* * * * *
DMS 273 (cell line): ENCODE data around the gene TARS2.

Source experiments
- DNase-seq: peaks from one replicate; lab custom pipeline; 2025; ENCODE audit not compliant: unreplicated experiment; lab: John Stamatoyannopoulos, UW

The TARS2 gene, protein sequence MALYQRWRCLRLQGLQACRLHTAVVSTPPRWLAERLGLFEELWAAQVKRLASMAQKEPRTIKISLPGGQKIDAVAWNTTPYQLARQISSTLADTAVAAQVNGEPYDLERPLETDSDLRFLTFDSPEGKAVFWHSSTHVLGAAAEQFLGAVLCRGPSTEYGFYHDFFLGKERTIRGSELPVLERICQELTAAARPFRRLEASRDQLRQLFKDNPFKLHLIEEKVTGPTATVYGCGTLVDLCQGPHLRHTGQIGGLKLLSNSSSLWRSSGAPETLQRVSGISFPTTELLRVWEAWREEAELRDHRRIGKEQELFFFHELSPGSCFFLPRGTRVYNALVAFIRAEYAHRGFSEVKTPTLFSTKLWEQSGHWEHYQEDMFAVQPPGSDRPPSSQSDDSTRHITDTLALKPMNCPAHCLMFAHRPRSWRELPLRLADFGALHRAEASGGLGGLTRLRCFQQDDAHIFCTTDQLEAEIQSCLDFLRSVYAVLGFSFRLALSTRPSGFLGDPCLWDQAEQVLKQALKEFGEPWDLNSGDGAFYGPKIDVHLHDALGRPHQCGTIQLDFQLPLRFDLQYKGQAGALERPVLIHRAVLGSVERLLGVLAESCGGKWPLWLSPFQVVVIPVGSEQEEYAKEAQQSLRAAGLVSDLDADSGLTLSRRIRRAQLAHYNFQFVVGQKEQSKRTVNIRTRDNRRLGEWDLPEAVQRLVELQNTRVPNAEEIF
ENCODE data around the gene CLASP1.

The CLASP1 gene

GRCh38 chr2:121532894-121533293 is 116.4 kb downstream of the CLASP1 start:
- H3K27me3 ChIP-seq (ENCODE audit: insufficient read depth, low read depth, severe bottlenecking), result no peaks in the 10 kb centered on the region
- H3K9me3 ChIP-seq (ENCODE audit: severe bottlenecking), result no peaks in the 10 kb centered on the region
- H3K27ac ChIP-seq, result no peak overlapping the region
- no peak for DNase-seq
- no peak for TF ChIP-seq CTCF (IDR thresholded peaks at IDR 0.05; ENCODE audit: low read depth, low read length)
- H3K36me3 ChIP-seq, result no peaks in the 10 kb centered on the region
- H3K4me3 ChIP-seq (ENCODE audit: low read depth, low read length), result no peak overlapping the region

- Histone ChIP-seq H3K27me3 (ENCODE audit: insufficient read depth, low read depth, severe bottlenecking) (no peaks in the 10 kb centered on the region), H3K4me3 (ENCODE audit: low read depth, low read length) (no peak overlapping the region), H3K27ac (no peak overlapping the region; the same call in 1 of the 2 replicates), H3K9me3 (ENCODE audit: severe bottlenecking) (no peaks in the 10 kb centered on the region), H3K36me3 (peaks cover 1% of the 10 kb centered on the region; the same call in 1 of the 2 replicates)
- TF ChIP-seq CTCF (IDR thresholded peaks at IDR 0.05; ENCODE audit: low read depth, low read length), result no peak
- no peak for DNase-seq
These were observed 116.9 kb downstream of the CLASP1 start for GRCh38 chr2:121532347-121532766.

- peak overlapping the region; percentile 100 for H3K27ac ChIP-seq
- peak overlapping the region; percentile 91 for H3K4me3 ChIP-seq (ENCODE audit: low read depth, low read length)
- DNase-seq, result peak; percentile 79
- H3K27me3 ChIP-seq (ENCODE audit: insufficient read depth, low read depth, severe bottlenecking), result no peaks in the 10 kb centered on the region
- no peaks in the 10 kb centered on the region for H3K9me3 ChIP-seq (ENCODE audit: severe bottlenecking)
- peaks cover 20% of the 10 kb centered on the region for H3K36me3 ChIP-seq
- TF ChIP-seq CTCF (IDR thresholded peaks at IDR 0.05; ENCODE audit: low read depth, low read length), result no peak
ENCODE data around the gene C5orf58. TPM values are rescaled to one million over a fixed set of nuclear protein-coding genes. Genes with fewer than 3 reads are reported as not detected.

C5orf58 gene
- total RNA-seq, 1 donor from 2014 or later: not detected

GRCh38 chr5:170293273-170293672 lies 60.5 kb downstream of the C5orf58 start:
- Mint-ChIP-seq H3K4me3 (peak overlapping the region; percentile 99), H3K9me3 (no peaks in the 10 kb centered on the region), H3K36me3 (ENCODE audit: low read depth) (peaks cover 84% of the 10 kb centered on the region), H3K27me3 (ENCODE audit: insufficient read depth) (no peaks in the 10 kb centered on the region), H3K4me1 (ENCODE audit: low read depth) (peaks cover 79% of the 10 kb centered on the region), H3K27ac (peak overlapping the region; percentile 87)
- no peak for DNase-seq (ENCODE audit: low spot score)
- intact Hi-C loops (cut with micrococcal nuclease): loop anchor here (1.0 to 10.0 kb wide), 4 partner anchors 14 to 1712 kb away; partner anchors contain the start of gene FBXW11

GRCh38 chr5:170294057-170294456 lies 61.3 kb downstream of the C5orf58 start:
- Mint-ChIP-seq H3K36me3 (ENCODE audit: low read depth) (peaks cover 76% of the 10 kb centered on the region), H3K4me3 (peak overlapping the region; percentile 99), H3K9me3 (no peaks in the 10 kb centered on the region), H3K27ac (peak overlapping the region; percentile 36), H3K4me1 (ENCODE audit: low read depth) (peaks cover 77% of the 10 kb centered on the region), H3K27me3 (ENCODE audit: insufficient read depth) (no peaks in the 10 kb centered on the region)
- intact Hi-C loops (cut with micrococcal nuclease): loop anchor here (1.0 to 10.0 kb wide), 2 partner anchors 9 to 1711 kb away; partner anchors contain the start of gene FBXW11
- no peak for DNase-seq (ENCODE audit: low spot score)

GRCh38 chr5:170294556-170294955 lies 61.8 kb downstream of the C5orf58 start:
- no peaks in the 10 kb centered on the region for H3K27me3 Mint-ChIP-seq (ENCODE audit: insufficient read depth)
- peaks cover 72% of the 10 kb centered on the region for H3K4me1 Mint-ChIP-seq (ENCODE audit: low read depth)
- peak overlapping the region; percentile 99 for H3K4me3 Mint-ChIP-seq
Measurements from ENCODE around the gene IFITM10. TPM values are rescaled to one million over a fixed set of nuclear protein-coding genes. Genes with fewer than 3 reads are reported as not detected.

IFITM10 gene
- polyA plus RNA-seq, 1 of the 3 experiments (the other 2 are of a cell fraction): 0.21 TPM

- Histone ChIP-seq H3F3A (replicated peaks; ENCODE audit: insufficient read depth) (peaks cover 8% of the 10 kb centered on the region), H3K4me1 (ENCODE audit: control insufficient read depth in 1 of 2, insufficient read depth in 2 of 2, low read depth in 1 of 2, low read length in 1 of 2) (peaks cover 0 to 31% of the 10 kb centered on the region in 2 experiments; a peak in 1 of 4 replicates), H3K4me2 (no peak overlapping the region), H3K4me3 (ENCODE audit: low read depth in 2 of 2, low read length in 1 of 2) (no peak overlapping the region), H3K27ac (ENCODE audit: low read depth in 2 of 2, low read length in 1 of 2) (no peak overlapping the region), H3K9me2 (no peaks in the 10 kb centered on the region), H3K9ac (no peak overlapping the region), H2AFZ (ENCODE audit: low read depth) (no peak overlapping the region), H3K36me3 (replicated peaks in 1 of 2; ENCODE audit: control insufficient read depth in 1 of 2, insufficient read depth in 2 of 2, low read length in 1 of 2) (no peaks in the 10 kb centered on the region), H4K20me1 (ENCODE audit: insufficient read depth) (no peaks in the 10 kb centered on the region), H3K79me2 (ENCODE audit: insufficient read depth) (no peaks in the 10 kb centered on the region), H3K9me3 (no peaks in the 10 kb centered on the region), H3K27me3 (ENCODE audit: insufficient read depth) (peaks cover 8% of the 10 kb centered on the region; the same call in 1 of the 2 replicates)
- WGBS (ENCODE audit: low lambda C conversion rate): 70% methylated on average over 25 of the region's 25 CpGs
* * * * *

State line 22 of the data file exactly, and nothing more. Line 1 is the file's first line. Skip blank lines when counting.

- H3K27me3 ChIP-seq (ENCODE audit: insufficient read depth, low read depth, severe bottlenecking), result no peaks in the 10 kb centered on the region